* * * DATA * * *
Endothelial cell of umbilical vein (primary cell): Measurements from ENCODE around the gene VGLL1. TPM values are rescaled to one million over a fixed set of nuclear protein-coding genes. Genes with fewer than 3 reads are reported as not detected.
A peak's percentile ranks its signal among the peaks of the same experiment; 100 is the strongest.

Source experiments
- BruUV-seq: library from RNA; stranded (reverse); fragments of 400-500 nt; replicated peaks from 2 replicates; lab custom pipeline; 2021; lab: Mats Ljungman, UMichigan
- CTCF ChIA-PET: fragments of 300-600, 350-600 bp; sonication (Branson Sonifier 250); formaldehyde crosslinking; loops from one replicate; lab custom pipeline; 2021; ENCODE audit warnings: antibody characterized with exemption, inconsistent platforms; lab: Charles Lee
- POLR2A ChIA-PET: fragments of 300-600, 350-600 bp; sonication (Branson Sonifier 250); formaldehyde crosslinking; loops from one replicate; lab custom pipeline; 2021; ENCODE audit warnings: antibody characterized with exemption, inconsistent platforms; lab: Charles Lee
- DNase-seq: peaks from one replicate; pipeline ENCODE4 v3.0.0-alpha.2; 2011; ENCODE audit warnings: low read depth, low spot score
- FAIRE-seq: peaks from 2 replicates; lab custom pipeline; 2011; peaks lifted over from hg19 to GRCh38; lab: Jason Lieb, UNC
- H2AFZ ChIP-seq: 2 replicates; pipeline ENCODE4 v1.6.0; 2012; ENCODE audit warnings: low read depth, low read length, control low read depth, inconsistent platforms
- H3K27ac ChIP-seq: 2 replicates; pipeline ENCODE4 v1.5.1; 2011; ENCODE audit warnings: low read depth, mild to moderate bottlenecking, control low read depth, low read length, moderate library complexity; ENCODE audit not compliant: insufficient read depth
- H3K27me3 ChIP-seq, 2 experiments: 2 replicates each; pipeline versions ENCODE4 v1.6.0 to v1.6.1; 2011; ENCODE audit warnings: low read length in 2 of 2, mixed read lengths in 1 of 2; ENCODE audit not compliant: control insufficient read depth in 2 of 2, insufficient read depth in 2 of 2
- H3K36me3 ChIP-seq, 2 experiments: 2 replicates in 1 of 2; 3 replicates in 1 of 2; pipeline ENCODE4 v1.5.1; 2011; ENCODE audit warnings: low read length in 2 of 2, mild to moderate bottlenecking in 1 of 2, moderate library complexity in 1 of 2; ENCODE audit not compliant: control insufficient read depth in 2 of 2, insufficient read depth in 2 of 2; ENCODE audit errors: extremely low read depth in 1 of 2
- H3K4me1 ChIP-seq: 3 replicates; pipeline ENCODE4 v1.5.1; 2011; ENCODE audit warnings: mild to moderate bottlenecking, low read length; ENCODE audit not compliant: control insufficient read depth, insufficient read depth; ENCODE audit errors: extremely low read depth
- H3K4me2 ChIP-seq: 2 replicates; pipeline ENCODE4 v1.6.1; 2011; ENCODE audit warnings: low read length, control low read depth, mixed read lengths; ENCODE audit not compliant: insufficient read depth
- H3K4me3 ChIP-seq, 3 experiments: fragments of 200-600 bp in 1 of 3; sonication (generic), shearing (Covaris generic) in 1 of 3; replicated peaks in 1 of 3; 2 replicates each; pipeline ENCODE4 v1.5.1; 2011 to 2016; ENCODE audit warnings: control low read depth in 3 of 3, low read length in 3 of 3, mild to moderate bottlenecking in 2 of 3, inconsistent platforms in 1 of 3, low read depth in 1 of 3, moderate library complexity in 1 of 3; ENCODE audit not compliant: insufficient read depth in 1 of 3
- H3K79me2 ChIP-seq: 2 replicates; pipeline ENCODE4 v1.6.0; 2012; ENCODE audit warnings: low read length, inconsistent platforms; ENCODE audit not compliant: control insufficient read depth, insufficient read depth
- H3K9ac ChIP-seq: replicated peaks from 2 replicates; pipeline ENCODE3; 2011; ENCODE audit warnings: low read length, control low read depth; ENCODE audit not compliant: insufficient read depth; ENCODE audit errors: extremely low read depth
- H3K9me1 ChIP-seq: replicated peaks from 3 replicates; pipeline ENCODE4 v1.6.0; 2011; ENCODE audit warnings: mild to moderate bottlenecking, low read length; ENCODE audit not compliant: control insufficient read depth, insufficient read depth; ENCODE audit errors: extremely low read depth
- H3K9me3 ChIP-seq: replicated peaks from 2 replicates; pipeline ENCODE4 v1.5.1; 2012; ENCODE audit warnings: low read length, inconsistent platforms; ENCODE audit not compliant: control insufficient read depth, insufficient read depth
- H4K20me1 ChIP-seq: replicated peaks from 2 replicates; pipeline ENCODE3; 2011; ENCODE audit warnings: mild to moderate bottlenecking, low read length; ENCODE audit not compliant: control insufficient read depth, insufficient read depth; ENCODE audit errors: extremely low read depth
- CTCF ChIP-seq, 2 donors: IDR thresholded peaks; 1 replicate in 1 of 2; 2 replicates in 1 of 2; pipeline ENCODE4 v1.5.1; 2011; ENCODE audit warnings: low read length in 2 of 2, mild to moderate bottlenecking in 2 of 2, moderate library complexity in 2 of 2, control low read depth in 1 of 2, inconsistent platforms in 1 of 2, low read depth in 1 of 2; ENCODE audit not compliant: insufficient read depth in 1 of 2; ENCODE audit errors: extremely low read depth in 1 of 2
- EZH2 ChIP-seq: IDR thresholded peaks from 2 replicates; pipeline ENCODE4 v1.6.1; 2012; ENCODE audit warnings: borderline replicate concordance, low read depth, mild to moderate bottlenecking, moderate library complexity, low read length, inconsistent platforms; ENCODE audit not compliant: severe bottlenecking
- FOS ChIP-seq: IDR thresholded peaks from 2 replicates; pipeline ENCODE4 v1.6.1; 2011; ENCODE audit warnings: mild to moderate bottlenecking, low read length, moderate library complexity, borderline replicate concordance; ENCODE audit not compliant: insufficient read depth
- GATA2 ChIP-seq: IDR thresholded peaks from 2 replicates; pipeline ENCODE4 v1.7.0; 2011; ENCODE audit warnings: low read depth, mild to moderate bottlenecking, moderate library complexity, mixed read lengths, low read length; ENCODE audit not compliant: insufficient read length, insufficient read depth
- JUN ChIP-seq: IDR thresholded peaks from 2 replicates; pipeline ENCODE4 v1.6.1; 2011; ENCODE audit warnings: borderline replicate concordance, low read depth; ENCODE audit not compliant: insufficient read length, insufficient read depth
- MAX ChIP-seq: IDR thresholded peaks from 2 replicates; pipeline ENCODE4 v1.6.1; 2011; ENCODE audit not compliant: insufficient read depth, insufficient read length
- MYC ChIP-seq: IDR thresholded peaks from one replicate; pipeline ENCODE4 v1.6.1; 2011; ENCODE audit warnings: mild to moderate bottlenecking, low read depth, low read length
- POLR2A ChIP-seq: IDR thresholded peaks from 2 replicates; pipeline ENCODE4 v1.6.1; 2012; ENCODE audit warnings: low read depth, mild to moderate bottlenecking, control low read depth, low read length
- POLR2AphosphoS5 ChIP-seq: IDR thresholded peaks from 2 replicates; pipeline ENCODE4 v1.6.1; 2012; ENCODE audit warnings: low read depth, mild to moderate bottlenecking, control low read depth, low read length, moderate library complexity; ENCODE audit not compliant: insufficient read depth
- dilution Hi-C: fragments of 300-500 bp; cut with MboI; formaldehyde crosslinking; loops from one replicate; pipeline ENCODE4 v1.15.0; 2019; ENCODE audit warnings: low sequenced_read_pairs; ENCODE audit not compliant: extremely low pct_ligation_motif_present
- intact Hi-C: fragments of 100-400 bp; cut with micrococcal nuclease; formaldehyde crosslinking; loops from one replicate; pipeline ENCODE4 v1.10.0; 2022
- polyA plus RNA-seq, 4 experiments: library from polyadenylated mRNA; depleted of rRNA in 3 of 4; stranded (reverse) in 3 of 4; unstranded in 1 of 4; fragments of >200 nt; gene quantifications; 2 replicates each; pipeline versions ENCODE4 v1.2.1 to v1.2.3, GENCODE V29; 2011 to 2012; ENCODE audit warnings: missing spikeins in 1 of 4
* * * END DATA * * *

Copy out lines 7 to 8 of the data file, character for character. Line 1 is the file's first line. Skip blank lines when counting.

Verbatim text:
- DNase-seq: peaks from one replicate; pipeline ENCODE4 v3.0.0-alpha.2; 2011; ENCODE audit warnings: low read depth, low spot score
- FAIRE-seq: peaks from 2 replicates; lab custom pipeline; 2011; peaks lifted over from hg19 to GRCh38; lab: Jason Lieb, UNC